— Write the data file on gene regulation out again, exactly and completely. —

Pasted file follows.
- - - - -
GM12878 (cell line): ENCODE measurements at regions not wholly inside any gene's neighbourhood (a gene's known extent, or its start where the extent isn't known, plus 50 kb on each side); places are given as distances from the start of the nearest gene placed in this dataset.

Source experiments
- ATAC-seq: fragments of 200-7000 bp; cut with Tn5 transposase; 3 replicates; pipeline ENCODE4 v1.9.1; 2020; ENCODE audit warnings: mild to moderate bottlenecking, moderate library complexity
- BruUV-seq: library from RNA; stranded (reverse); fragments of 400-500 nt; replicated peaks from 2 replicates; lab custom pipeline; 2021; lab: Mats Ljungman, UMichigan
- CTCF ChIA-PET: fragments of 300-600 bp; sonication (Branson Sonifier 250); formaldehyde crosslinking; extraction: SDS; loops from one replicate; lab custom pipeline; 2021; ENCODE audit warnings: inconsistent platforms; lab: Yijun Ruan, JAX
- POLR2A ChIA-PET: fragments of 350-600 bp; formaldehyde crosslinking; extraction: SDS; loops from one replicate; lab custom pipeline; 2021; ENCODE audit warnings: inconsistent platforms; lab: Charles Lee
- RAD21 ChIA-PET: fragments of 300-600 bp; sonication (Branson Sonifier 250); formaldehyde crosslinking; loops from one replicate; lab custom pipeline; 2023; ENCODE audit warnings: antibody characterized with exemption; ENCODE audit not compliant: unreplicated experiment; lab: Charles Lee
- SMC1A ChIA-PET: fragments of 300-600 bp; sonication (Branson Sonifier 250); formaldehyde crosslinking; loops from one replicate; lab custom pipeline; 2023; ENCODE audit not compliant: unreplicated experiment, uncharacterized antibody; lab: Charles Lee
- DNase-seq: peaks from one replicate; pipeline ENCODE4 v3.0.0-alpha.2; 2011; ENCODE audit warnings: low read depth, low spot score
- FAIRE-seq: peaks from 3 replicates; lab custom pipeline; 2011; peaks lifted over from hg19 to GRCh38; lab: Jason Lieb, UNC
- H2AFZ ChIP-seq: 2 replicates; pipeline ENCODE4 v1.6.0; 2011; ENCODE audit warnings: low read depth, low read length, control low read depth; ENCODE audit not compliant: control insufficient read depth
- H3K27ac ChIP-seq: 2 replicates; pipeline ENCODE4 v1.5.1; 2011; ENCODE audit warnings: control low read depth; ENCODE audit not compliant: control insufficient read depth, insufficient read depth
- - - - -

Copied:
GM12878 (cell line): ENCODE measurements at regions not wholly inside any gene's neighbourhood (a gene's known extent, or its start where the extent isn't known, plus 50 kb on each side); places are given as distances from the start of the nearest gene placed in this dataset.

Source experiments
- ATAC-seq: fragments of 200-7000 bp; cut with Tn5 transposase; 3 replicates; pipeline ENCODE4 v1.9.1; 2020; ENCODE audit warnings: mild to moderate bottlenecking, moderate library complexity
- BruUV-seq: library from RNA; stranded (reverse); fragments of 400-500 nt; replicated peaks from 2 replicates; lab custom pipeline; 2021; lab: Mats Ljungman, UMichigan
- CTCF ChIA-PET: fragments of 300-600 bp; sonication (Branson Sonifier 250); formaldehyde crosslinking; extraction: SDS; loops from one replicate; lab custom pipeline; 2021; ENCODE audit warnings: inconsistent platforms; lab: Yijun Ruan, JAX
- POLR2A ChIA-PET: fragments of 350-600 bp; formaldehyde crosslinking; extraction: SDS; loops from one replicate; lab custom pipeline; 2021; ENCODE audit warnings: inconsistent platforms; lab: Charles Lee
- RAD21 ChIA-PET: fragments of 300-600 bp; sonication (Branson Sonifier 250); formaldehyde crosslinking; loops from one replicate; lab custom pipeline; 2023; ENCODE audit warnings: antibody characterized with exemption; ENCODE audit not compliant: unreplicated experiment; lab: Charles Lee
- SMC1A ChIA-PET: fragments of 300-600 bp; sonication (Branson Sonifier 250); formaldehyde crosslinking; loops from one replicate; lab custom pipeline; 2023; ENCODE audit not compliant: unreplicated experiment, uncharacterized antibody; lab: Charles Lee
- DNase-seq: peaks from one replicate; pipeline ENCODE4 v3.0.0-alpha.2; 2011; ENCODE audit warnings: low read depth, low spot score
- FAIRE-seq: peaks from 3 replicates; lab custom pipeline; 2011; peaks lifted over from hg19 to GRCh38; lab: Jason Lieb, UNC
- H2AFZ ChIP-seq: 2 replicates; pipeline ENCODE4 v1.6.0; 2011; ENCODE audit warnings: low read depth, low read length, control low read depth; ENCODE audit not compliant: control insufficient read depth
- H3K27ac ChIP-seq: 2 replicates; pipeline ENCODE4 v1.5.1; 2011; ENCODE audit warnings: control low read depth; ENCODE audit not compliant: control insufficient read depth, insufficient read depth